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YOUNGSTOWN — Area youth have gained skills using the newest technology as part of an annual summer camp offered at the Excellence Training Center at Youngstown State University.

Cynthia Manofsky, business operations specialist at the center, said each week’s camp is limited to 10 children from the tri-county area.

“We have 10 design stations where they can design their cars. There are 10 3D printers they can also use,” she said.

One camp was held in June, the other this month and the third in August for children ages 9 to 14.

“We want this to be an outreach to get children involved with different STEM activities and programs that they may not have had the opportunity to be involved with at school. The 3D and robotics give them an eye-opening for careers they may one day want to be in,” she said.

The program works with the YSU STEM College and has speakers from the college who talk to students about different programs they can go into.

Manofsky said the center has a machining program that has the equipment they can see, and some to use.

Many students were impressed with the 3D printer. Many of the students have been involved with robotics in some way. They learn about the robotics arms, which is different than the robotics teams at their school. They enjoy being able to design their own car and seeing it being built by the 3D printer,” she said.

Students are at the center seven hours a day and learn to design and scan items into the 3D printer — such as a replica of their heads.

For the final day students invite their families, who can see what they have done during the week, and all get a tour of the center. The students were able to take home what they designed and built.

CAREER PREP

“With a lot of the businesses that are coming to this area we want to prepare the students for manufacturing and engineering careers. Women and men are in these fields. Many of these careers are coming back and students need to have an open mind and see what these careers offer. This age bracket is a good time to start having them think of where they want to go for a career path,” Manofsky said.

She said in recent years 3D printers have become more popular in area schools with the center doing outreach to the area schools.

“By the end of the week I hope all the participants had fun. There was one student in the June camp who was leaving with his father who turned to me and said, ‘See you next year.’ That was so exciting to hear that he wants to come back after having a great time of what he had learned,” Manofsky said.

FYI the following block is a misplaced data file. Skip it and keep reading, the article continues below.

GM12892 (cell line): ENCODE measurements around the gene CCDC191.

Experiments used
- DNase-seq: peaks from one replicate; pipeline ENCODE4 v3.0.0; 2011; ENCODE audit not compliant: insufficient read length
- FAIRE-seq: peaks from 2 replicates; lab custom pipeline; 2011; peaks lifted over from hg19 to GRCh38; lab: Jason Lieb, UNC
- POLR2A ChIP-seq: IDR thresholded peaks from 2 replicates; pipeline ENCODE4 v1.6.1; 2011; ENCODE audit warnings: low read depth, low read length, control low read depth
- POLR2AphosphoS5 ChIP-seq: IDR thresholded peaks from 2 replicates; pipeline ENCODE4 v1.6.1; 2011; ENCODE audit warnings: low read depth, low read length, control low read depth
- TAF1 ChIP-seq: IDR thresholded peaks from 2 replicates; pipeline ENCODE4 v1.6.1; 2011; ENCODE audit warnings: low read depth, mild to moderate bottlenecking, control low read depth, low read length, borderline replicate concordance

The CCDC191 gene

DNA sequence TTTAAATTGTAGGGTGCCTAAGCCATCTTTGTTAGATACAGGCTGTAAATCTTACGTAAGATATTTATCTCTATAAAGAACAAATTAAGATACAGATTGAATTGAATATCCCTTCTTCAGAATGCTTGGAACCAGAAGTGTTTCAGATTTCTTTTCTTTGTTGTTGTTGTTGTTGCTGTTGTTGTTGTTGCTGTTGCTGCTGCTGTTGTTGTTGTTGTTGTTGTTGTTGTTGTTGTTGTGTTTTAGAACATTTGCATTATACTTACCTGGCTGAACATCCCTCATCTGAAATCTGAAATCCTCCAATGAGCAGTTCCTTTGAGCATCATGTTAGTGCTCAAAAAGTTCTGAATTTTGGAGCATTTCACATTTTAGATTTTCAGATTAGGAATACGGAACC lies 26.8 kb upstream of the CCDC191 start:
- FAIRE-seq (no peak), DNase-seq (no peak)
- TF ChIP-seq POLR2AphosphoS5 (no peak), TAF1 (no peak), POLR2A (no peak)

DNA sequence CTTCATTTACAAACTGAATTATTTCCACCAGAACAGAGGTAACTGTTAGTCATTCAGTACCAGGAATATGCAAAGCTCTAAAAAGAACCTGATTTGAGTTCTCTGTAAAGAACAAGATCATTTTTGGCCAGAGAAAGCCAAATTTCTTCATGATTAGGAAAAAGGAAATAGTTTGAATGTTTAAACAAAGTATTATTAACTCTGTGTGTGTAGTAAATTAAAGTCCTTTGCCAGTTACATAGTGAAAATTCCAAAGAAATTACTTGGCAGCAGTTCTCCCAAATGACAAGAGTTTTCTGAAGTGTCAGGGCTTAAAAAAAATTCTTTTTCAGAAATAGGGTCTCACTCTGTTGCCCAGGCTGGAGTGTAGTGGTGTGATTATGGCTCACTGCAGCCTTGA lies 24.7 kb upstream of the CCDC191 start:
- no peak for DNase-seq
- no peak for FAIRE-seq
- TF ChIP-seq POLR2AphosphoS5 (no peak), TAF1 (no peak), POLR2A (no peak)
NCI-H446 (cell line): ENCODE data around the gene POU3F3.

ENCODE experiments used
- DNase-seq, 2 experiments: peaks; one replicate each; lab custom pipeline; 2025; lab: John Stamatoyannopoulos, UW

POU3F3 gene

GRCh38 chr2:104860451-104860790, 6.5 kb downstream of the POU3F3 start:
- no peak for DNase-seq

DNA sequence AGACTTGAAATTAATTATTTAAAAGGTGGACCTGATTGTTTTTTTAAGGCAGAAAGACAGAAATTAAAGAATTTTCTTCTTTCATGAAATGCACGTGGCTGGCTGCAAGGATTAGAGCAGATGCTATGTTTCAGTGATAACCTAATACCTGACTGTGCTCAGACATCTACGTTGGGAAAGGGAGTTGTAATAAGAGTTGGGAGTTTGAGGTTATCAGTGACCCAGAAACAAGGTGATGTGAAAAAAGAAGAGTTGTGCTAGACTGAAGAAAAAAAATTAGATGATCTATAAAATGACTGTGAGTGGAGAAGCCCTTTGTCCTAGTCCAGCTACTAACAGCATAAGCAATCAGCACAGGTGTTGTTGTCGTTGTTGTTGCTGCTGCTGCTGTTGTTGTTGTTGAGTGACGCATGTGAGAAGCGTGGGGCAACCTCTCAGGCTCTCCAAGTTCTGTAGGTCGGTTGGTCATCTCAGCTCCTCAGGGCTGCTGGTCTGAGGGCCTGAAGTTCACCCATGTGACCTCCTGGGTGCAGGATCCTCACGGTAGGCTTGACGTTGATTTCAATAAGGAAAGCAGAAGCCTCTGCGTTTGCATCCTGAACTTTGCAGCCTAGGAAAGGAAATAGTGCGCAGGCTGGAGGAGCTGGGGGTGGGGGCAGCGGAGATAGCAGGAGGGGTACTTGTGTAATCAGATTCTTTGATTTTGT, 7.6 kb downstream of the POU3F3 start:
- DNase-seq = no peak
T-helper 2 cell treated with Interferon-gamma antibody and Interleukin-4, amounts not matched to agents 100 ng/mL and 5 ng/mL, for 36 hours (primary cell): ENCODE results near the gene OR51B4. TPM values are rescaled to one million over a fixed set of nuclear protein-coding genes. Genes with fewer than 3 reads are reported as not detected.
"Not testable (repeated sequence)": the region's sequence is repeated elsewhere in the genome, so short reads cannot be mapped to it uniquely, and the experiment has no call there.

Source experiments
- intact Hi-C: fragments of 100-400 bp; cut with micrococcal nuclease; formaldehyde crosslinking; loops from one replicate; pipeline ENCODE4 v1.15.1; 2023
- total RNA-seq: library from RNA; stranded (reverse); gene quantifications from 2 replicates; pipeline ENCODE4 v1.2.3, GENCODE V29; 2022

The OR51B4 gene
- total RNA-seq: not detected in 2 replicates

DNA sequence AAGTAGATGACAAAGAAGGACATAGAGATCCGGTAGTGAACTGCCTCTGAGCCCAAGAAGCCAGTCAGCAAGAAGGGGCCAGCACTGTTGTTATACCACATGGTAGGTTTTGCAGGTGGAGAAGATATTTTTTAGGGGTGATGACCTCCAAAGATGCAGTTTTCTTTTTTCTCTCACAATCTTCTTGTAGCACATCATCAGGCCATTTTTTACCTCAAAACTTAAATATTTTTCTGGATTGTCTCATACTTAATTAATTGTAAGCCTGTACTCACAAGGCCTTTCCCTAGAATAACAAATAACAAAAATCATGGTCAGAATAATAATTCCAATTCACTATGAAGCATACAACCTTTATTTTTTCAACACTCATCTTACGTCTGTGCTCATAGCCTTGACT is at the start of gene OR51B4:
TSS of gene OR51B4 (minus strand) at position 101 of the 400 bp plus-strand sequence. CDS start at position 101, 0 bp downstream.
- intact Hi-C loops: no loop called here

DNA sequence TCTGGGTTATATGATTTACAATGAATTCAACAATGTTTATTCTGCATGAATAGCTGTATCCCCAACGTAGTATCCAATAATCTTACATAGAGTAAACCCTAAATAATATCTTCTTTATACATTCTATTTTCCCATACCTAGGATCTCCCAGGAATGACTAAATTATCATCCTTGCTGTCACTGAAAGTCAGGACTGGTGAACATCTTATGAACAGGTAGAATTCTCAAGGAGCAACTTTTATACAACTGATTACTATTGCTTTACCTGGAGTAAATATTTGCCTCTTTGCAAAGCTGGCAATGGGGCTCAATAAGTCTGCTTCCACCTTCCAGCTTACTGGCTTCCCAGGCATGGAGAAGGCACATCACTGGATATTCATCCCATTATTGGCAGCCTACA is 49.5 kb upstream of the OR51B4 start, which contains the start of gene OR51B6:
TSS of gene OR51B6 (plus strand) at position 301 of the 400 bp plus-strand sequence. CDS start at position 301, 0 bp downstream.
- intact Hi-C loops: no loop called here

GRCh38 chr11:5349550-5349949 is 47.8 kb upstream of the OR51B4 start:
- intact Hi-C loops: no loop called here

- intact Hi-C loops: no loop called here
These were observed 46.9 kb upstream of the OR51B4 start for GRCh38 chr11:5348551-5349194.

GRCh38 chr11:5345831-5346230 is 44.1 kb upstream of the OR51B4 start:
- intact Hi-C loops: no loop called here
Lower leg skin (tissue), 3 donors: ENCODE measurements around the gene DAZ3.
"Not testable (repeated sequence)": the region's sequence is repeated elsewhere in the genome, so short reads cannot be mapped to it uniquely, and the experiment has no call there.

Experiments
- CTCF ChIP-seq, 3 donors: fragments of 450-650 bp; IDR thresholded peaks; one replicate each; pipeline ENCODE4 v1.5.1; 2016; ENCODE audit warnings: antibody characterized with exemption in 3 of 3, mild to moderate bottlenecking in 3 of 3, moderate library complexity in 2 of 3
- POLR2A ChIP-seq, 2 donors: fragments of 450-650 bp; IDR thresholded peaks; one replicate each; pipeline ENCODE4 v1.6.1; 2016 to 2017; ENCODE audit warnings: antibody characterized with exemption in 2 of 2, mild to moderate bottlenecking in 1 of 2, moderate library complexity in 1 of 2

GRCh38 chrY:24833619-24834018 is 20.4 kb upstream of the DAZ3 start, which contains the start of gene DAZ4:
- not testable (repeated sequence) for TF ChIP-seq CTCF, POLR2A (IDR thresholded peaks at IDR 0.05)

Jackie Ruller, the training center’s director of Advanced Manufacturing Research and Commercial Projects, said students taking part in the camp experience what they may not otherwise be able to do anywhere else.

“The students we had were incredibly quick learners. They were very dedicated and excited about learning things that were new for them and experiencing different STEM careers.” she said.

STUDENTS ENJOY

Oscar Earnheard, fourth-grader for Liberty schools, said he enjoyed using the 3D printer and the robots. He said his school does have a robotics club for students to work on robots.

“My dad signed me up for the program. At first I thought it was going to be like school. It turned out to be really fun. I learned how to program robots and see how 3D printing works,” he said.

Lily Vondran, freshman at Boardman High School, said, “I gained a lot of experience doing things I have never done before. What I learned can help me with any chosen career field. I am looking at mechanical engineering and we did learn some of that. I also learned about civil engineering and have never thought of that before.”

“Boardman does have 3D printers but the level of details in my project was more than I have ever done at our school. I made a working car which was the first time I have ever had the opportunity to do this. Programming of the robots was different than anything I have ever experienced before,” she said.

Levi Hartz, seventh-

grader of Mathews schools, said learning programming for robots and 3D printers was a skill he will be able to continue using. “This is one of the funnest camps I have done before. It was fun to make projects. he said.



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